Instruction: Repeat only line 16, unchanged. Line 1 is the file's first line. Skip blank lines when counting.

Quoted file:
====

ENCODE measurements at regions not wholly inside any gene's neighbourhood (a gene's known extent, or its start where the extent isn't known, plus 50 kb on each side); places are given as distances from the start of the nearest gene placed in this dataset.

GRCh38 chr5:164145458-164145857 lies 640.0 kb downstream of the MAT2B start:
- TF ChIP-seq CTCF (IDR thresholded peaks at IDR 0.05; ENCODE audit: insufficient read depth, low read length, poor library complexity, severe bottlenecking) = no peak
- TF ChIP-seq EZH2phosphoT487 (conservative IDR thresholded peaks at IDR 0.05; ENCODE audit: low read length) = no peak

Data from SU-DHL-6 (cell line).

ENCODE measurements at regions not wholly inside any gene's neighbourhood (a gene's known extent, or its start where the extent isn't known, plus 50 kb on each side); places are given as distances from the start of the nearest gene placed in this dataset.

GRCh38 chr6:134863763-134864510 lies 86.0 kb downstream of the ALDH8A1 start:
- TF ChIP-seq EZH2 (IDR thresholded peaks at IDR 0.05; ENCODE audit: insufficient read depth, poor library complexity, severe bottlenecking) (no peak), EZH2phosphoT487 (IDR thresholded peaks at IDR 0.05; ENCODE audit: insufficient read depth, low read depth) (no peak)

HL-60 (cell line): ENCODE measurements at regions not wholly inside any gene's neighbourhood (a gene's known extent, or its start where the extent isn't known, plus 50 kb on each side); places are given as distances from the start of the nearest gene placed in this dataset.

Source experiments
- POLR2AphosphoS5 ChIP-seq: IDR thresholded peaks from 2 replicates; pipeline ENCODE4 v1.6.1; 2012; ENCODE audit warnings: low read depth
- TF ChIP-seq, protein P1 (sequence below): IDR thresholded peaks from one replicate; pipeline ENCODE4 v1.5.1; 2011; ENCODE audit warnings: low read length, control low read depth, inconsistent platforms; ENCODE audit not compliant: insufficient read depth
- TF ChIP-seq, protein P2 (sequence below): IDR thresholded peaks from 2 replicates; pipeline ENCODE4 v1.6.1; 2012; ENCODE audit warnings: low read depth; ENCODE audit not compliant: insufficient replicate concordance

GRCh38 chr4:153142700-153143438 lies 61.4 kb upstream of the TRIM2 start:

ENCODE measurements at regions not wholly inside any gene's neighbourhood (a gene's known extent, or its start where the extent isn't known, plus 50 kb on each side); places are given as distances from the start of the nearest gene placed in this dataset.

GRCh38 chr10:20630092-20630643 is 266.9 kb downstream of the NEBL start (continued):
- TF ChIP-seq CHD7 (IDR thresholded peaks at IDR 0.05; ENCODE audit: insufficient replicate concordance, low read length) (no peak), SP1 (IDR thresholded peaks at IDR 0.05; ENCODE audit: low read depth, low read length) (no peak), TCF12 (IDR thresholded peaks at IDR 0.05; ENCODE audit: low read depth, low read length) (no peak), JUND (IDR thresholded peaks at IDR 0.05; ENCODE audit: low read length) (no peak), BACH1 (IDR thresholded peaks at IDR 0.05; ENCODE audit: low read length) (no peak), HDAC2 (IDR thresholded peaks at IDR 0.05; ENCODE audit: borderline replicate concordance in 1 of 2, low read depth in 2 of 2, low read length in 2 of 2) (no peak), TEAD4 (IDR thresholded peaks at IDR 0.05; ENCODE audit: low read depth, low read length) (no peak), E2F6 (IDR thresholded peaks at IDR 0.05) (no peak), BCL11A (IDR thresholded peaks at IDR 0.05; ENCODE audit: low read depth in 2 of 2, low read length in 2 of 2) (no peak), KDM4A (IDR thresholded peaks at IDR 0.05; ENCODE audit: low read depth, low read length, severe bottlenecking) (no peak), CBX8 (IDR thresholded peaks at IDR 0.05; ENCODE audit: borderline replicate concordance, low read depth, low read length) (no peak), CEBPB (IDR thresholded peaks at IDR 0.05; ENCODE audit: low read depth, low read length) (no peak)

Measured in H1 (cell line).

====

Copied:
GRCh38 chr10:20630092-20630643 is 266.9 kb downstream of the NEBL start (continued):